Good Ol’ Freda: True tales from the Beatles’ loyal secretary

Michael Gerber
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Good Ol' Freda posterGuest review by LINDA MARSHALL-SMITH • When 17-year-old Beatles fan Freda Kelly was hired as Brian Epstein’s secretary in 1962, she couldn’t have known she was in for a uniquely intimate ten-year view of Beatlemania and its aftermath. Unlike many of the Beatles’ former associates, Kelly—a self-described “private person”—has kept her stories of the band under wraps for decades. In Ryan White’s newly released documentary, also available on iTunes, she finally shares her tales. (Well, some of them.)

A Beatles fan’s dream job

Kelly’s firsthand observations about the Beatles and their inner circle make the film well worth watching. She tells stories about John’s myopia, Ringo’s fan mail, George’s taxi service, and participating in the filming of Magical Mystery Tour, among many others. There are limits to Kelly’s openness, however: When questioned about intimate relationships with the band members, she admits to having crushes, but gets schoolgirl giggly and remains coy. Her comment that, after she joined the Beatles organization she “grew up, overnight, in more ways than one” leaves viewers wondering.

The “Scent of the Cavern”

Paul McCartney and Freda Kelly

Paul: an easy touch on birthdays

Kelly’s association with the Beatles began in 1961, when she was working as a secretary in Liverpool. One afternoon, a friend invited her to go to the Cavern.  She saw the Beatles and was instantly hooked; over the next two years she saw over 190 Beatles shows at the club. She remembers being late getting back to work from a lunchtime Cavern excursion and being unable to lie about where she’d been because the “scent of the Cavern” (sweat, decaying fruit, faulty plumbing) was on her clothes.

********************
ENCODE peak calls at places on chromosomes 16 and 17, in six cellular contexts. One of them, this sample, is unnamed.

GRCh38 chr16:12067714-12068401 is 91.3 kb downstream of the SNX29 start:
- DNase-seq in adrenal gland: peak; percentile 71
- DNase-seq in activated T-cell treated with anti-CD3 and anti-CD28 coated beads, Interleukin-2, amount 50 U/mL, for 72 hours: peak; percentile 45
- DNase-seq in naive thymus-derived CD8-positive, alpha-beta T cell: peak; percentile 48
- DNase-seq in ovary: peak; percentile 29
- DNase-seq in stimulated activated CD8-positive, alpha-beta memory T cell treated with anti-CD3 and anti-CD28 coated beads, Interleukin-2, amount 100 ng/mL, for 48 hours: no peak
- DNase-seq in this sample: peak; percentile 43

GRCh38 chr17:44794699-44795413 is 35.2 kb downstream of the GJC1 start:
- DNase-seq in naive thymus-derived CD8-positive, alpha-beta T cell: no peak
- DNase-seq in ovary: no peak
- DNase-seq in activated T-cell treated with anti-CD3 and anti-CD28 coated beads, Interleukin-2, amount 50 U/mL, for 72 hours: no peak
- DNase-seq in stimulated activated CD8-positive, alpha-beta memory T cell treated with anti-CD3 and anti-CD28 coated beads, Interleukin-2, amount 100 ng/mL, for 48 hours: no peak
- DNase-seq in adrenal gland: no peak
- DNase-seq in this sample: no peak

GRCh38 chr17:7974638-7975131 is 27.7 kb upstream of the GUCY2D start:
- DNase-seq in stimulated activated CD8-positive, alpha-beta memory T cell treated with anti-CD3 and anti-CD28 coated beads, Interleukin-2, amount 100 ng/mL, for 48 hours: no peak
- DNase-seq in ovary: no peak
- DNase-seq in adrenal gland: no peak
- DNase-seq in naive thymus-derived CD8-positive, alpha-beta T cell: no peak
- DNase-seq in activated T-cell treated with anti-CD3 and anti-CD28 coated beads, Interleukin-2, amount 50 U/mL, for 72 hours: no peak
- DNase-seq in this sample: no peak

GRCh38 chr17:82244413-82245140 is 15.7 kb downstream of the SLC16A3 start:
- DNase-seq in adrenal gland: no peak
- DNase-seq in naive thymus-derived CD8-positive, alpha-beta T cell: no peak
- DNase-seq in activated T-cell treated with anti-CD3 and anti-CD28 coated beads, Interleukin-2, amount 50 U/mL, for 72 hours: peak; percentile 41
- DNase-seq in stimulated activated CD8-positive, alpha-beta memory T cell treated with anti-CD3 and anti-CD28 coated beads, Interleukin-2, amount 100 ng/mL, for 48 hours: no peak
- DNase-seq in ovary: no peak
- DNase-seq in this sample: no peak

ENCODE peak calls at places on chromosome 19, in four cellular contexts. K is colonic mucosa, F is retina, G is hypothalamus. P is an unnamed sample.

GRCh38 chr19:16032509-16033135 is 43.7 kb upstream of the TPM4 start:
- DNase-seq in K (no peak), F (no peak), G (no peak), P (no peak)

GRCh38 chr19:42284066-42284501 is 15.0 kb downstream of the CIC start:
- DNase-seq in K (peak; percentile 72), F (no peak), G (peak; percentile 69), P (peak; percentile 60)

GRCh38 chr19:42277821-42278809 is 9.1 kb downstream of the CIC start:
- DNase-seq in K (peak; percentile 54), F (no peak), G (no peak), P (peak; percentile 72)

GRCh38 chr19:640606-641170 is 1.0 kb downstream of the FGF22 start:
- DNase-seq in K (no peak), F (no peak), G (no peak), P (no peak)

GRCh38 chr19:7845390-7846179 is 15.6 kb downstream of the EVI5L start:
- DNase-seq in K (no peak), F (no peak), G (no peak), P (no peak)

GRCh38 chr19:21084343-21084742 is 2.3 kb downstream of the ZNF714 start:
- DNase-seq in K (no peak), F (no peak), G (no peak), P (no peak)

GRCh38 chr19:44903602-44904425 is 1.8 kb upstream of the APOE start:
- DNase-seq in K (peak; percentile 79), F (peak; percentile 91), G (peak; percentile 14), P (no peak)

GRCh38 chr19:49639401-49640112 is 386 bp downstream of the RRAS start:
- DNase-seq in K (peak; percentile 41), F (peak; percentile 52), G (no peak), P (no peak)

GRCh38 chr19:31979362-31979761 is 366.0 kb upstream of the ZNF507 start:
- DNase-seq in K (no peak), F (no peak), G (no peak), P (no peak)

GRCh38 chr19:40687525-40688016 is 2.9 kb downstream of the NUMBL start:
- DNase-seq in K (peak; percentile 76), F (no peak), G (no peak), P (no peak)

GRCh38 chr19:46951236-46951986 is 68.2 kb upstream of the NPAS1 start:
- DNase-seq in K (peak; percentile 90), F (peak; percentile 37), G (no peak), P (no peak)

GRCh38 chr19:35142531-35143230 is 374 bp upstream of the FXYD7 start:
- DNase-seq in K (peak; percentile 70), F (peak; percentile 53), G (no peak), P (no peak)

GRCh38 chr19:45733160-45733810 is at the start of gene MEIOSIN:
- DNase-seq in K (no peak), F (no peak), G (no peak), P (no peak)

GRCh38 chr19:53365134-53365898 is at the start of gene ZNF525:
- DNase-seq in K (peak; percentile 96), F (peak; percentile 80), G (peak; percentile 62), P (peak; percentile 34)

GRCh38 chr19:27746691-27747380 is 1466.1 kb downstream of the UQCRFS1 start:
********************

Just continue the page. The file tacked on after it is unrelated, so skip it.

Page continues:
She got to know the Beatles by always standing in the same spot at the Cavern, one easily accessible to the “band room” so she could spend time with them during breaks. At this point in their career the Beatles readily took requests, especially Paul. “I’d ring Paul up and say, it’s so and so’s birthday on Wednesday.  Could you sing her favorite song for us, Paul?”  He always came through.

Making John Lennon beg

While Kelly clearly enjoyed working for the Beatles, she admits that her role had its difficulties, with John Lennon’s mercurial nature being one of them. At one point John wanted to fire her for spending what he thought was too much time in the Moody Blues’ band room. When it was clear the other Beatles didn’t want her fired, John said he was only kidding. Kelly told him to get down on one knee and beg forgiveness, and he did. Quite a testament to Kelly’s importance to the band!

John’s extramarital affairs also affected Kelly. For one thing, he dated a close friend of hers; for another, Kelly was told by Brian Epstein not to reveal that John was married. She kept the secret, of course, but was conflicted about it. But Kelly also highlights how John could be kind—as on the day she mentioned she felt there was something “off” about Brian. John took her aside and explained Brian’s sexual preference in an affectionate and humorous way.

Brian Epstein emerges as having an exacting work ethic, and a temper. He was ready to fire anyone who didn’t come up to his standards; he might hire you back, but might not. Kelly was one of the only people in the Beatles camp who was never fired by Brian, although she did come close when she accidentally erased part of a Dictaphone tape. She says that on this occasion John saved her job by stepping in and ribbing Brian, making a joke of the incident.